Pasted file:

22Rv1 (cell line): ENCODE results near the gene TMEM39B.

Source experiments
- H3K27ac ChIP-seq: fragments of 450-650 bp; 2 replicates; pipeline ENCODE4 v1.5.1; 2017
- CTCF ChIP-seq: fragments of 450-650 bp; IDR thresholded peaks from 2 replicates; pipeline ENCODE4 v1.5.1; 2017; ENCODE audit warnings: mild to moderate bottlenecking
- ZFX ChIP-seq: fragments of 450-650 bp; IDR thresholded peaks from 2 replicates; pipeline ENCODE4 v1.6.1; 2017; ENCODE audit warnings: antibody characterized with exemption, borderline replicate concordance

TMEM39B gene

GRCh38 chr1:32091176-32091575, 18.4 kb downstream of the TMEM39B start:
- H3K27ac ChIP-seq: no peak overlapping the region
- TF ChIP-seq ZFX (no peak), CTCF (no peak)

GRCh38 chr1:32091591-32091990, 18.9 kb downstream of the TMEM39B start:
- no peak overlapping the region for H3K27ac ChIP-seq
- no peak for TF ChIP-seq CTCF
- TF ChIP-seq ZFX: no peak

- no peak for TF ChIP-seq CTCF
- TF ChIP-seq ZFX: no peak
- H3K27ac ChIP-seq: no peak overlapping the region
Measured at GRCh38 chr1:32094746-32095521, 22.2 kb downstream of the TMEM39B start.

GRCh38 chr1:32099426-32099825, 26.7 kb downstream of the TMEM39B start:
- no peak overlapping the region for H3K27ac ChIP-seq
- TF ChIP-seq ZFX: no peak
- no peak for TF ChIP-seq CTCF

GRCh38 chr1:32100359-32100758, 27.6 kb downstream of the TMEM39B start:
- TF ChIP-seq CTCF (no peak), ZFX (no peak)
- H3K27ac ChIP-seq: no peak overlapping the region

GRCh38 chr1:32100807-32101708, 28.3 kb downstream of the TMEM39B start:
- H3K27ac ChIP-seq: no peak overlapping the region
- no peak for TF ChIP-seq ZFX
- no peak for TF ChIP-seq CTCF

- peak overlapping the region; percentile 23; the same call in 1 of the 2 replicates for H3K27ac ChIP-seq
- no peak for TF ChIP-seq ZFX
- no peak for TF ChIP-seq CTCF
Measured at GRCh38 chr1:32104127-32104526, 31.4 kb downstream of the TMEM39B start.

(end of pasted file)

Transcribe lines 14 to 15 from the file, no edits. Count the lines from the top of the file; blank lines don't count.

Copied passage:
- no peak for TF ChIP-seq CTCF
- TF ChIP-seq ZFX: no peak